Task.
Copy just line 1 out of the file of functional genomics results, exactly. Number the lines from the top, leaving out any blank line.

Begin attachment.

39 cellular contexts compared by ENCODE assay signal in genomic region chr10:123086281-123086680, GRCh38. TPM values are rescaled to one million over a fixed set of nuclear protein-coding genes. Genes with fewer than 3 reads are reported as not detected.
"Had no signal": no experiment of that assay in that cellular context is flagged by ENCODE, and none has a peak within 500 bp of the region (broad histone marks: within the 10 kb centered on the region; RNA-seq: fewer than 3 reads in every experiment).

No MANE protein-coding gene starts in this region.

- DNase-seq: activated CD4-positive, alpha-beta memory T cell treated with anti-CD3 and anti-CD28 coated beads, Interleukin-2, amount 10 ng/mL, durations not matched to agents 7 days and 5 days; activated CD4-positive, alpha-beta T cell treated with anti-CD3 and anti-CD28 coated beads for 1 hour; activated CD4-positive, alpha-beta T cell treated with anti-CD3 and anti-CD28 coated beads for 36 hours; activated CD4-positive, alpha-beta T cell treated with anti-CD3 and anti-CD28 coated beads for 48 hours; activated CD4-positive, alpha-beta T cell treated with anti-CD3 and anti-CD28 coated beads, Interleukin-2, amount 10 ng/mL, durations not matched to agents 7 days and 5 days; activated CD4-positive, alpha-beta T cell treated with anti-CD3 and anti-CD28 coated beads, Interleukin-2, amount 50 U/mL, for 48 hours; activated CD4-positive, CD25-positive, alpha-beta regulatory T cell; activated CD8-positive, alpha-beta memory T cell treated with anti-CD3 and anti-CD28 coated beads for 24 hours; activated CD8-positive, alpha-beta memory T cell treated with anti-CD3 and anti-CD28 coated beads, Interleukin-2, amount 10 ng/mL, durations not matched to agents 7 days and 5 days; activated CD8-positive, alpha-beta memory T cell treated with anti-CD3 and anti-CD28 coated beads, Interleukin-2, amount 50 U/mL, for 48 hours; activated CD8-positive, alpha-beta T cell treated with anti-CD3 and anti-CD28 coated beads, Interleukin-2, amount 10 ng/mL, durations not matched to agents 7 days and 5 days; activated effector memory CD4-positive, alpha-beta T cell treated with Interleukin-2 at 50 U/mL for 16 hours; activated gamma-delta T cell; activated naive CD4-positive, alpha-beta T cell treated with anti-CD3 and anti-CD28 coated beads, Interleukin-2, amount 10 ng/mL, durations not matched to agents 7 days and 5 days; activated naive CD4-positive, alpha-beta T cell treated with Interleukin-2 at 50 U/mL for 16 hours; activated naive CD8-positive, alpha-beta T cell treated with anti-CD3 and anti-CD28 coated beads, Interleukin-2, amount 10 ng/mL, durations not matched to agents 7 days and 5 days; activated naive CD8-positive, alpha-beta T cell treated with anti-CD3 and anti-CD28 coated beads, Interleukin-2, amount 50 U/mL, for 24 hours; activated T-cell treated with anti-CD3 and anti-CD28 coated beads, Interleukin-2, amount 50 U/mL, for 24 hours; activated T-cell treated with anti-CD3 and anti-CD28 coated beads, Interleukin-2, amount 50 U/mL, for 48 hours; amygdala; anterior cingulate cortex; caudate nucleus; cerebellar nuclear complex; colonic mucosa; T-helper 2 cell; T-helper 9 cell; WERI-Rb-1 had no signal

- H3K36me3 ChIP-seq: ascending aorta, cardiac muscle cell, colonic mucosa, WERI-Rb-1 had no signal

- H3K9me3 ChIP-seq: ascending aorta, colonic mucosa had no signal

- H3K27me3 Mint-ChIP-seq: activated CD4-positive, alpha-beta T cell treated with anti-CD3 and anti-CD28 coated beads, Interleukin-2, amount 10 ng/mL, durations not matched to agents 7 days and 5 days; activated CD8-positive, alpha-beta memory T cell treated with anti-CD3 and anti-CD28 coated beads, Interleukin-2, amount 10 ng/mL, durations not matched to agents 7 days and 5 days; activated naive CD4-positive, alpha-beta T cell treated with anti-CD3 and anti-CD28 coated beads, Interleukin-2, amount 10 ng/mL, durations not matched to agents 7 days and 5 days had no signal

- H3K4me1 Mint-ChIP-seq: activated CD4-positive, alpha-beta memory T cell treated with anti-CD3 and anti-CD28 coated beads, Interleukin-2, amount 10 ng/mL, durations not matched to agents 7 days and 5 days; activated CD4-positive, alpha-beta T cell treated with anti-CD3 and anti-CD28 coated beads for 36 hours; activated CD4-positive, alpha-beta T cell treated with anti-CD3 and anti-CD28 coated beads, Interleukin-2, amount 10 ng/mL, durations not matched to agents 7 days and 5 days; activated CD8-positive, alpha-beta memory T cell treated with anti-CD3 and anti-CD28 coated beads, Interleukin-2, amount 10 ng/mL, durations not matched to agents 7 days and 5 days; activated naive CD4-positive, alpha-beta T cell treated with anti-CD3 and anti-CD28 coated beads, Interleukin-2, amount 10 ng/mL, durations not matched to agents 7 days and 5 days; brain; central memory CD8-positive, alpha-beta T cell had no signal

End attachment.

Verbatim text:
39 cellular contexts compared by ENCODE assay signal in genomic region chr10:123086281-123086680, GRCh38. TPM values are rescaled to one million over a fixed set of nuclear protein-coding genes. Genes with fewer than 3 reads are reported as not detected.